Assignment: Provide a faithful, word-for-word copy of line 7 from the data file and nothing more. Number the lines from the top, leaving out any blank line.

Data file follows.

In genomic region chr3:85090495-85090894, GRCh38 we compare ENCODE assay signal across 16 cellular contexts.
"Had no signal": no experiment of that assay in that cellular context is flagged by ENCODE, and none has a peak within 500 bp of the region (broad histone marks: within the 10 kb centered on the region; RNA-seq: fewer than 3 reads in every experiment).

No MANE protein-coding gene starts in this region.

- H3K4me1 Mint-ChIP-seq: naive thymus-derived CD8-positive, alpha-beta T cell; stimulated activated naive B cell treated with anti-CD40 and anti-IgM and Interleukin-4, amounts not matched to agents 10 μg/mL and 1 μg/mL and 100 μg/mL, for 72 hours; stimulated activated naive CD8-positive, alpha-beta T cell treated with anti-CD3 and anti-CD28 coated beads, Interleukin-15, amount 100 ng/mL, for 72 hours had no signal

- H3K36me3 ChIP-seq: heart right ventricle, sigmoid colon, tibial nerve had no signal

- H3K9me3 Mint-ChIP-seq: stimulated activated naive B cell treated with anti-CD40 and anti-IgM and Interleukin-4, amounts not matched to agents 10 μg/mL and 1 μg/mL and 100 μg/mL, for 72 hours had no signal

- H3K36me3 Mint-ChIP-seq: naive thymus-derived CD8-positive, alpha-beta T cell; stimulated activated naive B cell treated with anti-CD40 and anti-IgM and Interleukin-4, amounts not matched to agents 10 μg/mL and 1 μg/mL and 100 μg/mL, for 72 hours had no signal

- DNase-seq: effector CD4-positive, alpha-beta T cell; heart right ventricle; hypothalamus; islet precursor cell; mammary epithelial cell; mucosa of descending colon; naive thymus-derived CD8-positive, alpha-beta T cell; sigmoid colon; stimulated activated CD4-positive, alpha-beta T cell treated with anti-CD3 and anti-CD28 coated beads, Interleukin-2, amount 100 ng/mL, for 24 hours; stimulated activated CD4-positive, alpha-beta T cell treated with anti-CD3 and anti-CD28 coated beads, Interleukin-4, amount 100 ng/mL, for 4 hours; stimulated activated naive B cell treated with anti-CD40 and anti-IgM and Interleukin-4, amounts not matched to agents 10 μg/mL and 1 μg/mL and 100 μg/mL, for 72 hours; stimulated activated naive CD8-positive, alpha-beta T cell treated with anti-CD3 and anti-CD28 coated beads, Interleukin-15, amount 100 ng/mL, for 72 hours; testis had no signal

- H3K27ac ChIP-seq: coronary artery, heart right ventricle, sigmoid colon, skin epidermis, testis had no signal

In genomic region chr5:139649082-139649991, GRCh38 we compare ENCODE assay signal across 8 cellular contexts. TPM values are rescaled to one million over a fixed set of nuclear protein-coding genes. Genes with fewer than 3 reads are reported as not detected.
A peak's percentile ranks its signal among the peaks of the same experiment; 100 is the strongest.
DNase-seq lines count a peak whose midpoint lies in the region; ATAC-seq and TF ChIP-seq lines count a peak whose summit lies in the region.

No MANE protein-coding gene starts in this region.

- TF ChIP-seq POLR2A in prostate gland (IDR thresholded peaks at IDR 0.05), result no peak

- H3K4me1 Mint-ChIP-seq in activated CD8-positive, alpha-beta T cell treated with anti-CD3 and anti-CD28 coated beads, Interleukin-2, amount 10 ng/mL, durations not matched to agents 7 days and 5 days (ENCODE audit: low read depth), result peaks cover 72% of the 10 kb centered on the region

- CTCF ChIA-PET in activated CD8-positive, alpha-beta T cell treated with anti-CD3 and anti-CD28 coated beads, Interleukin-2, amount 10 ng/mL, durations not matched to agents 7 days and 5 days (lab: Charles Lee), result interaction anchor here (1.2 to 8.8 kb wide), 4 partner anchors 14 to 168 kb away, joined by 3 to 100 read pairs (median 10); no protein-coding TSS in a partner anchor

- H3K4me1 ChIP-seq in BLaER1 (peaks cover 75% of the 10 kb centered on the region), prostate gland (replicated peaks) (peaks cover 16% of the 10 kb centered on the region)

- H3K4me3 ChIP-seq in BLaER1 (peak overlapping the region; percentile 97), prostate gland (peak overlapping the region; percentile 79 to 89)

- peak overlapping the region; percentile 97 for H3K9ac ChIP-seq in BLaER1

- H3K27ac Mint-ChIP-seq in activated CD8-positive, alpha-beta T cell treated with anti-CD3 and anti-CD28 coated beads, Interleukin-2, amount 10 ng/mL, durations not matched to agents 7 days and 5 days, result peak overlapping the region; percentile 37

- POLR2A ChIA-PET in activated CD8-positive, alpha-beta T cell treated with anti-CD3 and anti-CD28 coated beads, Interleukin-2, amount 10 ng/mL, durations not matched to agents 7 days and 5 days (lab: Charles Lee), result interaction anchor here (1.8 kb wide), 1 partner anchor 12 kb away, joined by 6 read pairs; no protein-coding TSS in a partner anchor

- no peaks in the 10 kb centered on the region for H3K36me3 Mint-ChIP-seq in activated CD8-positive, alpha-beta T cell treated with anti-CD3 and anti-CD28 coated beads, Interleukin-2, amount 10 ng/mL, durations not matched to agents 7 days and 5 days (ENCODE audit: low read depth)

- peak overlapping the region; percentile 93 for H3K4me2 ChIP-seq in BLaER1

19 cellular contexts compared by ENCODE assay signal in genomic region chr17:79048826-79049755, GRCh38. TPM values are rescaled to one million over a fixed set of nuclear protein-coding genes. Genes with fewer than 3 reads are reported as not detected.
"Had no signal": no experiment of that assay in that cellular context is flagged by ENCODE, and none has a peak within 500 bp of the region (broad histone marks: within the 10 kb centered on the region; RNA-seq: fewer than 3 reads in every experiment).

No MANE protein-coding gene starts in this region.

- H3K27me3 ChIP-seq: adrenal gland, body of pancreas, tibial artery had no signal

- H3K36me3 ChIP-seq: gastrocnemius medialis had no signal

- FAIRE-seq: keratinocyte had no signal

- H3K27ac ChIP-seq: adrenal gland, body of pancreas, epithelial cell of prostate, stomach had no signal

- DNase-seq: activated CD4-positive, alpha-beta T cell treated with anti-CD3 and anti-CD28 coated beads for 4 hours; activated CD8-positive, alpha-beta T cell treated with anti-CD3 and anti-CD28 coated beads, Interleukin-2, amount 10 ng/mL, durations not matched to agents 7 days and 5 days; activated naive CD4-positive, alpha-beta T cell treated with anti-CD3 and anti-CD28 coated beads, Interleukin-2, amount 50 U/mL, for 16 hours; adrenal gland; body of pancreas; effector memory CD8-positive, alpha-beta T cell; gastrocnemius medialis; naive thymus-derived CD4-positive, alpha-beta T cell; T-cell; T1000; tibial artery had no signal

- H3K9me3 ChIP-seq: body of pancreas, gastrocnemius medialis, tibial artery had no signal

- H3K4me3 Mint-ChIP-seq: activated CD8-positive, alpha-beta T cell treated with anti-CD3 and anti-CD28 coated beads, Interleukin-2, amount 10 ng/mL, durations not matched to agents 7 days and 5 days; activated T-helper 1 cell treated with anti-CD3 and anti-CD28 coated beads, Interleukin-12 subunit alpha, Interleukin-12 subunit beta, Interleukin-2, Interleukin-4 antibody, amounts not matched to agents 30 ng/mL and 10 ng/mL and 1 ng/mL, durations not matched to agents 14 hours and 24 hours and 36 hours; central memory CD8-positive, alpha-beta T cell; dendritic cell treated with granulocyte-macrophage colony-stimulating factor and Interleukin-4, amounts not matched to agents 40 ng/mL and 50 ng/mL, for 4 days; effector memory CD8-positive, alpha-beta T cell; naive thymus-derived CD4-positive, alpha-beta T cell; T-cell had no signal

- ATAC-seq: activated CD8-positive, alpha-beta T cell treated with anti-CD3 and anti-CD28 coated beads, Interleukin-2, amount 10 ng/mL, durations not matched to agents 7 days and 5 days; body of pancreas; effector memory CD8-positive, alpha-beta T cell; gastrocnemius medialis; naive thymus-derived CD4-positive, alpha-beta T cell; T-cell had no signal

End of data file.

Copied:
- H3K36me3 Mint-ChIP-seq: naive thymus-derived CD8-positive, alpha-beta T cell; stimulated activated naive B cell treated with anti-CD40 and anti-IgM and Interleukin-4, amounts not matched to agents 10 μg/mL and 1 μg/mL and 100 μg/mL, for 72 hours had no signal